• The Golden Triangle region has offered us a very energetic workforce with a great work ethic. There has been an abundant supply of laborers and skilled candidates, all willing to learn. Through various resources in the area we have always found what we needed and our employees are dedicated to the success of our plant.

    Ray Hamer

    Human Resources Director, Steel Dynamics, Inc., Columbus Flat Roll Division

  • The workforce in Mississippi is exceptional. I’ve hired many veterans that worked in aviation during their military careers and moved back home to the Golden Triangle area. Airbus was able to use their skill sets and put them to work building multi-million dollar aircraft. The training that EMCC offers was so valuable to us, because they enabled our people to be trained in a variety of disciplines. This allowed for some of our people that had no aviation skills to be trained and hired as apprentices and grew our work force development program. People drive up to 75 miles to work for Airbus, demonstrating the work ethic and commitment of the men and women who live in Mississippi. We are very grateful for the caliber of people we are able to work with.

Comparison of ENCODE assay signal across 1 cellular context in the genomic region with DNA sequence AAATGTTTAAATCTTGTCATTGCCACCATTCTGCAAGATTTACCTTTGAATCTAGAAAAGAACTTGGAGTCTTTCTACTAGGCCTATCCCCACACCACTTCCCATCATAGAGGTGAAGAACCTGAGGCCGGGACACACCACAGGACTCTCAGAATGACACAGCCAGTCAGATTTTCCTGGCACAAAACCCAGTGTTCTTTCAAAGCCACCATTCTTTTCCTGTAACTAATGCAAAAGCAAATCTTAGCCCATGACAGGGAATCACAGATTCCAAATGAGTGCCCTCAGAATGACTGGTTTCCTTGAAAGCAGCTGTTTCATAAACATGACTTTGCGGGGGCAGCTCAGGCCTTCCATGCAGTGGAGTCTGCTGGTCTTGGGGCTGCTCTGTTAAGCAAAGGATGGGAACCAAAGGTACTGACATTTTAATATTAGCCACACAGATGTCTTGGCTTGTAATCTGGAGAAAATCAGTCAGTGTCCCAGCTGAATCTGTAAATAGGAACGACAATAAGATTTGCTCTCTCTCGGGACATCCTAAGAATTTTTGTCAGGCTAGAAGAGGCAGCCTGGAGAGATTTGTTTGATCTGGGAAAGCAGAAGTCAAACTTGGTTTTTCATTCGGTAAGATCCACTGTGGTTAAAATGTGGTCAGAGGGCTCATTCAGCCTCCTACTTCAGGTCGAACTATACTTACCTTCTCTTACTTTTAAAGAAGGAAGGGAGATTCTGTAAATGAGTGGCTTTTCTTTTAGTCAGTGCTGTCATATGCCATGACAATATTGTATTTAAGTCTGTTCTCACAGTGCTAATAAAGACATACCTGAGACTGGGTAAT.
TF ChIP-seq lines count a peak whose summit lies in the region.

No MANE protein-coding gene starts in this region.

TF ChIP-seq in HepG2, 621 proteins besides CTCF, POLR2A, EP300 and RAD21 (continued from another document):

Rob Boman

    Head of HR, Environment, Health & Safety

  • This is a very business friendly area and the LINK is an excellent resource staffed with very passionate people that also know their business extremely well and they’re creative. They understand the need for speed and necessity to minimize upfront costs of building or expanding a business. As a result, GTR LINK has been very successful in bringing good manufacturing jobs to the Golden Triangle Region.

    Madhu Ranade

    General Manager and Vice President at Steel Dynamics, Inc., Columbus Flat Roll Division